With sterling dropping faster than Donald Trump’s opinion poll ratings, how can private investors protect themselves? One solution would be to seek out UK-listed companies that generate a good proportion of total revenue overseas. After all, any drop in the pound makes their goods more attractive to foreign buyers as the latter need less currency to buy the same quantity. 

With this in mind, let’s take a look at two prime candidates.

Go with the flow

FTSE250 constituent, Rotork (LSE: ROR) is a market leading actuator and flow control company. In other words, its products are needed wherever gases or liquids are managed. In addition to its four divisions (Controls, Fluid Systems, Gears and Instruments), the £1.9bn cap also provides “worldwide planned and emergency actuation services including: actuator overhauling, health checks, retrofit, preventative maintenance and extended scope projects”.

After a tricky couple of years, Bath-based Rotork’s shares have enjoyed a resurgence of late, no doubt helped by a recovery of sorts in the oil price. Despite boasting an excellent history of returns on capital and solid operating margins, the company’s shares could be purchased for as little as 155p when oil hovered around the $30 mark back in February. They start today at 221p, underlining the importance of buying quality companies when others are deserting them. But does this mean investors have missed the boat? 

With a forecast price-to-earnings (P/E) ratio of just under 23, Rotork’s shares might not seem cheap but, as mentioned in a previous article, the P/E should only be regarded as a starting point when it comes to scrutinising a company’s investment case. Although net debt has increased in the past couple of years, Rotork’s balance sheet looks strong. Recent levels of free cashflow have also been higher than earnings, suggesting that the company is turning into something of a cash machine for its investors.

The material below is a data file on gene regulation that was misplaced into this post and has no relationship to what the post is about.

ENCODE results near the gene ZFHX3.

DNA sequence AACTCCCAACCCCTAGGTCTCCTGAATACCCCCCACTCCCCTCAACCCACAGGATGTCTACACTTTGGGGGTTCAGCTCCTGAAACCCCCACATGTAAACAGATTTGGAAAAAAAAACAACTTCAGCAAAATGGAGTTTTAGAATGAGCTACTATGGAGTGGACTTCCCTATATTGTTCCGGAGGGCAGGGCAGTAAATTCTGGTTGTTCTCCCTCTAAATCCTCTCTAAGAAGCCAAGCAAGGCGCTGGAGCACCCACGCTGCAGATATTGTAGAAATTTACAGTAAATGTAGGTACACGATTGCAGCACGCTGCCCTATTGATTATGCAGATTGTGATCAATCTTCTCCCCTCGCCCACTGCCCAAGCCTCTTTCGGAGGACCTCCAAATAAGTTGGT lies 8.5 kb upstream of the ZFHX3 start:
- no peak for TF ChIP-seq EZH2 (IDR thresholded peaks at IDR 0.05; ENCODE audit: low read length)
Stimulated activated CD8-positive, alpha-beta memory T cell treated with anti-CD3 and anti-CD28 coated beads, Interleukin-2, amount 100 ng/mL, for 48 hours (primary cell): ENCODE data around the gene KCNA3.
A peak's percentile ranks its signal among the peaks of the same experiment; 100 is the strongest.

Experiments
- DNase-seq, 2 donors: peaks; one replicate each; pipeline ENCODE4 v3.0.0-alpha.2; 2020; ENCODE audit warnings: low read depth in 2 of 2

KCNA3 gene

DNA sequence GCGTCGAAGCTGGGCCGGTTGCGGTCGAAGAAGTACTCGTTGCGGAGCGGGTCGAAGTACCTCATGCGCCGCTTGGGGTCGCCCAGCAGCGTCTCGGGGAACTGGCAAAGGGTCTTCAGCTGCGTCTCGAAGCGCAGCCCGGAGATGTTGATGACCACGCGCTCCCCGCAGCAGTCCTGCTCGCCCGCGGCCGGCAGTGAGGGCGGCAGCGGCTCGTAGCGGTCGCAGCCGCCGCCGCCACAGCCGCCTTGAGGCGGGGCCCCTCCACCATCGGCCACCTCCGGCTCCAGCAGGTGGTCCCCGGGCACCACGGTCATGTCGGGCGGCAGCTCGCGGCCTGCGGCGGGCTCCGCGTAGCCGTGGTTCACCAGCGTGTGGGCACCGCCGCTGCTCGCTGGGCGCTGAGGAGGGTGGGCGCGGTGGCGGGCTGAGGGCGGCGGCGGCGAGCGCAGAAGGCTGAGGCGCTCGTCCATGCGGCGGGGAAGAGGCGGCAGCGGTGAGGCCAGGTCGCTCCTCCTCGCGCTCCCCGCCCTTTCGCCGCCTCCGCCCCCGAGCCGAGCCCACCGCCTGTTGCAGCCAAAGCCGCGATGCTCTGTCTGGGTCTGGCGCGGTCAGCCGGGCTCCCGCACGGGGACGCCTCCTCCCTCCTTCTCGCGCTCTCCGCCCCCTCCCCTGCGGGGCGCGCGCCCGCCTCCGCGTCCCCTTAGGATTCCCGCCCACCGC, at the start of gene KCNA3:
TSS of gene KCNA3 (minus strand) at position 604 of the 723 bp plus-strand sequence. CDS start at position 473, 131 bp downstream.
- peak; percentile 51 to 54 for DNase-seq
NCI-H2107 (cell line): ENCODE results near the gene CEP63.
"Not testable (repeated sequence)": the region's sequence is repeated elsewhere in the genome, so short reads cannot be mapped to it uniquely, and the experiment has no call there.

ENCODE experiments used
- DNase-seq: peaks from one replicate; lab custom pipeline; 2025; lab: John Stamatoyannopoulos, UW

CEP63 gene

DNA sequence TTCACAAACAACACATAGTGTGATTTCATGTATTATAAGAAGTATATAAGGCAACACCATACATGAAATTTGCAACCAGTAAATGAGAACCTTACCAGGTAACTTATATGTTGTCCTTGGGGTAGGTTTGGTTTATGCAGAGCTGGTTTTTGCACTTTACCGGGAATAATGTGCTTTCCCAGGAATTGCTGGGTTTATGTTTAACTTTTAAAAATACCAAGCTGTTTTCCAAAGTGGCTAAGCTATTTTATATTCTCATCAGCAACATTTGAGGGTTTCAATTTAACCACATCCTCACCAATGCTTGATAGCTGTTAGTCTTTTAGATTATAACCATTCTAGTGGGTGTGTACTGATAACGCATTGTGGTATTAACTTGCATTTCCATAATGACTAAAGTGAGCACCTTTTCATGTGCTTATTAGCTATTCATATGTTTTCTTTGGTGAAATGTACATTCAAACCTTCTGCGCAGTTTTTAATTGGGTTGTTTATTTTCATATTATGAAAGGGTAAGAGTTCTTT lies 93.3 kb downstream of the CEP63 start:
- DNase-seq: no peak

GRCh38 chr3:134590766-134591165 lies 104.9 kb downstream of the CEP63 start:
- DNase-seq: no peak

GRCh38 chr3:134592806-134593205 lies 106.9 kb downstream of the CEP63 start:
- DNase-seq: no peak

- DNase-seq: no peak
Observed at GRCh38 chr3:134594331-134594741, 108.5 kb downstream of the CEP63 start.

Should the oil price recover further, I wouldn’t be surprised to see Rotork’s shares return to and rise above their 2013 peak of just under 300p. Factor-in our impending departure from the EU and the fact that Rotork exports a lot of what it produces and the company looks like a solid pick. While unlikely to attract income-hunters, a well-covered yield of 2.3% is nevertheless welcome, particularly in these low-rate times.

Pump up your portfolio

Engineering peer Spirax-Sarco (LSE:SPX) is actually two businesses. One is the eponymous world leader in the design, manufacture and provision of steam and thermal energy management solutions. The other, the Watson-Marlow Fluid Technology Group, specialises in producing mechanical pumps and associated fluid path technologies.

Like Rotork, Spirax has an excellent history of high returns on capital (consistently above 20%). Operating margins are also superb relative to the market as a whole. The company’s net cash position is yet another positive, particularly for those investors who like to avoid adding heavily indebted companies to their portfolios.  Factor-in Brexit and the performance of the company’s shares in recent months makes perfect sense.  

Spirax’s shares have jumped over 30% since June, making them even more expensive than Rotork’s on a forecast P/E of almost 26.  While sterling’s plight may already be reflected in this price and today’s yield of around 2% isn’t anything to shout about, I can’t see investors abandoning the company in a hurry.

Although the full consequences of June's momentous vote are still unknown, it seems clear that our best exporters are likely to benefit from any prolonged period of weakness in sterling. Given the importance of building a diversified portfolio of companies operating in different industries and locations around the world, I think investors could do worse than consider adding either of the above companies to their holdings. That said, it's understandable if some are put off by their rather steep valuations.

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Paul Summers has no position in any shares mentioned. The Motley Fool UK has recommended Rotork. We Fools don't all hold the same opinions, but we all believe that considering a diverse range of insights makes us better investors.